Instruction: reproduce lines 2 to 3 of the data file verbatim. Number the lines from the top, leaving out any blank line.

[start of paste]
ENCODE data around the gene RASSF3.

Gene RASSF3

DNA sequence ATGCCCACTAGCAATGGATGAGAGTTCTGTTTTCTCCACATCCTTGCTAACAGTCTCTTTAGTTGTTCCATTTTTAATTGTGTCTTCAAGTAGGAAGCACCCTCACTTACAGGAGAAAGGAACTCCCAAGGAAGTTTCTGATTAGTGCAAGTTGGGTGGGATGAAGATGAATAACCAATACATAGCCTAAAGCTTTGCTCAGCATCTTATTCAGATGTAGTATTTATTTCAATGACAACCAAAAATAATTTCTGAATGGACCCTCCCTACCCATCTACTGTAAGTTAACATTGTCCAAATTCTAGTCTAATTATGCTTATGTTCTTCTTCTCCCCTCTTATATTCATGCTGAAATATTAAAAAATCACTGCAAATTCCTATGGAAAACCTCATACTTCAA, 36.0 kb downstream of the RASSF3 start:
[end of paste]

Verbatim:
Gene RASSF3

DNA sequence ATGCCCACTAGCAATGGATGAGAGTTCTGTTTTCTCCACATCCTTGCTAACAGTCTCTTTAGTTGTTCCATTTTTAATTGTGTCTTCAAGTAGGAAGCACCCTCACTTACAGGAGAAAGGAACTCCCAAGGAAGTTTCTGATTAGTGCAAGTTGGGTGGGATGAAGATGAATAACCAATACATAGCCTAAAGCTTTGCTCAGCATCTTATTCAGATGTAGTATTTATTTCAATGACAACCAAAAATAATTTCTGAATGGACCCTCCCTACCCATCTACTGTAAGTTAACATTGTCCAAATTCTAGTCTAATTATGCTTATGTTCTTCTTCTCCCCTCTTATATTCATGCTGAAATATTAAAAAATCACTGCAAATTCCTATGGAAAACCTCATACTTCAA, 36.0 kb downstream of the RASSF3 start: